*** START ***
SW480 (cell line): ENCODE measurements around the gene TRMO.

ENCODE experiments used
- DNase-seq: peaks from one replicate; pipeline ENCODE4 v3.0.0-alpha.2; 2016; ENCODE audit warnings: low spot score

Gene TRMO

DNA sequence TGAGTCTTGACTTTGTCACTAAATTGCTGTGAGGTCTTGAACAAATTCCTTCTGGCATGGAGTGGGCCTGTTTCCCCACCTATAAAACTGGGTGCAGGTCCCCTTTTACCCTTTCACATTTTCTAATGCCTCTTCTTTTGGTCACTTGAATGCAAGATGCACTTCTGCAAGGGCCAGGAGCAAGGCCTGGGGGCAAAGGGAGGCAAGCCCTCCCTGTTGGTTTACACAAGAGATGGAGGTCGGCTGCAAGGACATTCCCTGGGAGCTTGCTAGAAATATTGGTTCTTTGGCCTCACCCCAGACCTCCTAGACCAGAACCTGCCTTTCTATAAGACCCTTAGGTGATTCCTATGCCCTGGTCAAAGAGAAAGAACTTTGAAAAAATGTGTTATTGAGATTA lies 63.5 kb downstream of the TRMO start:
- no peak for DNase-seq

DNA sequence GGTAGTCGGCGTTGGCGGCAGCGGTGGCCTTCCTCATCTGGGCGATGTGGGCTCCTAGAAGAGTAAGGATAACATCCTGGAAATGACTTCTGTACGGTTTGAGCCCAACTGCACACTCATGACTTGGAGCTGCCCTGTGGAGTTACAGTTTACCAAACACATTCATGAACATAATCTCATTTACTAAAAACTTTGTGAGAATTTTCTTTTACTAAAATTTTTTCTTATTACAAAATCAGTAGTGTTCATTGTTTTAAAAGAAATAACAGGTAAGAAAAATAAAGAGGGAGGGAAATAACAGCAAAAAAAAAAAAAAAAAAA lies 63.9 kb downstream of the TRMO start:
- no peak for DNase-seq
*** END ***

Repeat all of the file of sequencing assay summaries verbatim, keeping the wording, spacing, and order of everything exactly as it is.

SW480 (cell line): ENCODE measurements around the gene TRMO.

ENCODE experiments used
- DNase-seq: peaks from one replicate; pipeline ENCODE4 v3.0.0-alpha.2; 2016; ENCODE audit warnings: low spot score

Gene TRMO

DNA sequence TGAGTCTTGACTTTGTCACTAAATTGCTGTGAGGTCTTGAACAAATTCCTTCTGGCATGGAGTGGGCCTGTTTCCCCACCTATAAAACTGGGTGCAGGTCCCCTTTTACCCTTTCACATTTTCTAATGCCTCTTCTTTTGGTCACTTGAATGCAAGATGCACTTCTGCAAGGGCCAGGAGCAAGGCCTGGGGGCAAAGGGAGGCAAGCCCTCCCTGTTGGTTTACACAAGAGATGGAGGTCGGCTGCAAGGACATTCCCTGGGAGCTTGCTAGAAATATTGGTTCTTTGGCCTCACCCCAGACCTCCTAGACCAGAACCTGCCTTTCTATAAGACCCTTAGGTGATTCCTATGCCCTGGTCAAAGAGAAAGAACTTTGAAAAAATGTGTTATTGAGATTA lies 63.5 kb downstream of the TRMO start:
- no peak for DNase-seq

DNA sequence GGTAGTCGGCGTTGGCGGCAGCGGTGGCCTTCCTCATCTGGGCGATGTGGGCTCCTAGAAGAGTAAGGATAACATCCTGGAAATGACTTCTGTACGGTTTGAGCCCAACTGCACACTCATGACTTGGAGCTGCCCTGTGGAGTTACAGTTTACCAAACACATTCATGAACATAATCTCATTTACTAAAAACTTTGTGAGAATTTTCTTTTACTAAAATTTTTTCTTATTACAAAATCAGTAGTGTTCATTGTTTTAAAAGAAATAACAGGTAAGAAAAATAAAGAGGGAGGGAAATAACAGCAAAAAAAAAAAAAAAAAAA lies 63.9 kb downstream of the TRMO start:
- no peak for DNase-seq